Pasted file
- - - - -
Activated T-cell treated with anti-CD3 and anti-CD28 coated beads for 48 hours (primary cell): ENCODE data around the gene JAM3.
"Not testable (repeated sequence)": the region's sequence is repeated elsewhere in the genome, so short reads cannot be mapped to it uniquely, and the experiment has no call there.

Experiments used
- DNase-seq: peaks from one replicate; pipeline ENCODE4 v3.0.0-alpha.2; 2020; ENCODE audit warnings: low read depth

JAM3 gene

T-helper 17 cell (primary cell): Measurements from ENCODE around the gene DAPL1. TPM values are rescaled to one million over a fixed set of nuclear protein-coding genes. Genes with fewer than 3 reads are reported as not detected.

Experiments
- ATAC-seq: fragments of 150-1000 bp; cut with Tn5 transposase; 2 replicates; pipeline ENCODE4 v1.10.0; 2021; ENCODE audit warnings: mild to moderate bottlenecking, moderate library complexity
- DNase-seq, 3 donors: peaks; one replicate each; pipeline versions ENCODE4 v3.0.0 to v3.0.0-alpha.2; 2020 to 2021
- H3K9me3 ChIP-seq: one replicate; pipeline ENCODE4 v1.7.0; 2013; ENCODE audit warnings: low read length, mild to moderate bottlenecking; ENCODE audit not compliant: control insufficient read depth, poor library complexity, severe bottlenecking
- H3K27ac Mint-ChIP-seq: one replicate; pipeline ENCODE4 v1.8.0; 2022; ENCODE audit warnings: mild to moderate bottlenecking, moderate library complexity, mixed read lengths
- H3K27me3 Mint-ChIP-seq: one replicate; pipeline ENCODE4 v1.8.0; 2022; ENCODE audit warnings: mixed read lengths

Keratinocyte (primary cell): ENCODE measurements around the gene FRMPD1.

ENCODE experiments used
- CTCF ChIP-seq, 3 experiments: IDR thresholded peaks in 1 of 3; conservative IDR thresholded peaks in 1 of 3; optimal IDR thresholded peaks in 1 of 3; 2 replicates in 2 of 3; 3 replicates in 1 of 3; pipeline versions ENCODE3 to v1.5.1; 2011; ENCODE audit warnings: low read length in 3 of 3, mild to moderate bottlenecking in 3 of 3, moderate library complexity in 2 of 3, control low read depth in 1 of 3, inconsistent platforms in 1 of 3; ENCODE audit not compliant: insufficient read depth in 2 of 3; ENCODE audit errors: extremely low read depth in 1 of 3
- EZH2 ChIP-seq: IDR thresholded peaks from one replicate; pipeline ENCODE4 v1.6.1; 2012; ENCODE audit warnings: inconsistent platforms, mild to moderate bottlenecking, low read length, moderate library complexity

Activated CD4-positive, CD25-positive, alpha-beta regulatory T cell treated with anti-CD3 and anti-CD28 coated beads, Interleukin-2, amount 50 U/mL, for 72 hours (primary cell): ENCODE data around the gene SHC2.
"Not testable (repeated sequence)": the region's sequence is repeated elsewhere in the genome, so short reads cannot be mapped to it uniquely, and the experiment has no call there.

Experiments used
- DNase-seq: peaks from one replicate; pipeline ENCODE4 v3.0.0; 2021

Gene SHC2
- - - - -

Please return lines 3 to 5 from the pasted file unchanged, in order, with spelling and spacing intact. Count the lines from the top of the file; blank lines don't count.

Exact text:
Experiments used
- DNase-seq: peaks from one replicate; pipeline ENCODE4 v3.0.0-alpha.2; 2020; ENCODE audit warnings: low read depth

JAM3 gene